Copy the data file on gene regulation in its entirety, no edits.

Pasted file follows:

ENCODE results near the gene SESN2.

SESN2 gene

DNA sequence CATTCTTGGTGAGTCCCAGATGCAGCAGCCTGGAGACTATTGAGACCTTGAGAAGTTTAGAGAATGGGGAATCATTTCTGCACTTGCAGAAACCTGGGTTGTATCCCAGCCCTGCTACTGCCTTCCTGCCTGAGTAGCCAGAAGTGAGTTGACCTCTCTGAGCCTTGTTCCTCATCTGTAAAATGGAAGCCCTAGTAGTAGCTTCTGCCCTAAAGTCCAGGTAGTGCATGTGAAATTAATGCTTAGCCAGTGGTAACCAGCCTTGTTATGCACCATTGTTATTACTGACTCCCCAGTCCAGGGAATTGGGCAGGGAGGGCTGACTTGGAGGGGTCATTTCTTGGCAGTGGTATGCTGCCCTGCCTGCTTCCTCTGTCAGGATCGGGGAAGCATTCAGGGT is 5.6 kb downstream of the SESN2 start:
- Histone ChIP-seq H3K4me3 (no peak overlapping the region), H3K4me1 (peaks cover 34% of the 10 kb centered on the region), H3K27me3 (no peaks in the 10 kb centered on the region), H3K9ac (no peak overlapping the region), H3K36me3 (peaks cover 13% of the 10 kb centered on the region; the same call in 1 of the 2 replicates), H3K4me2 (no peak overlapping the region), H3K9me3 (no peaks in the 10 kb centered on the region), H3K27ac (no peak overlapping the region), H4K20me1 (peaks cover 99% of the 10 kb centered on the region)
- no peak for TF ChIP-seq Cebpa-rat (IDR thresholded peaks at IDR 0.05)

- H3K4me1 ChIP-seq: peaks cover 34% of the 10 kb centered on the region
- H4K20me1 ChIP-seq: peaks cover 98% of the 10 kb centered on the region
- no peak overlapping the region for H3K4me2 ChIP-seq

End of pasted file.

ENCODE results near the gene SESN2.

SESN2 gene

DNA sequence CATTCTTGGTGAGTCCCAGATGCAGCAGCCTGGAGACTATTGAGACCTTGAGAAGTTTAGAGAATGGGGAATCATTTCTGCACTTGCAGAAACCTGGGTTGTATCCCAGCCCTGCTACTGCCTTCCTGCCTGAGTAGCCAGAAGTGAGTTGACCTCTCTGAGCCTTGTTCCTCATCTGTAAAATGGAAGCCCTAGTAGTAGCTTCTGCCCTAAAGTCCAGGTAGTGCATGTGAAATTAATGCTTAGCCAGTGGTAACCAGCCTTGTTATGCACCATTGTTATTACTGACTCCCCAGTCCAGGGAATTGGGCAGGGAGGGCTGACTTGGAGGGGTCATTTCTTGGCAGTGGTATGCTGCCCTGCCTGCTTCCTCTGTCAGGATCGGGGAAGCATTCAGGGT is 5.6 kb downstream of the SESN2 start:
- Histone ChIP-seq H3K4me3 (no peak overlapping the region), H3K4me1 (peaks cover 34% of the 10 kb centered on the region), H3K27me3 (no peaks in the 10 kb centered on the region), H3K9ac (no peak overlapping the region), H3K36me3 (peaks cover 13% of the 10 kb centered on the region; the same call in 1 of the 2 replicates), H3K4me2 (no peak overlapping the region), H3K9me3 (no peaks in the 10 kb centered on the region), H3K27ac (no peak overlapping the region), H4K20me1 (peaks cover 99% of the 10 kb centered on the region)
- no peak for TF ChIP-seq Cebpa-rat (IDR thresholded peaks at IDR 0.05)

- H3K4me1 ChIP-seq: peaks cover 34% of the 10 kb centered on the region
- H4K20me1 ChIP-seq: peaks cover 98% of the 10 kb centered on the region
- no peak overlapping the region for H3K4me2 ChIP-seq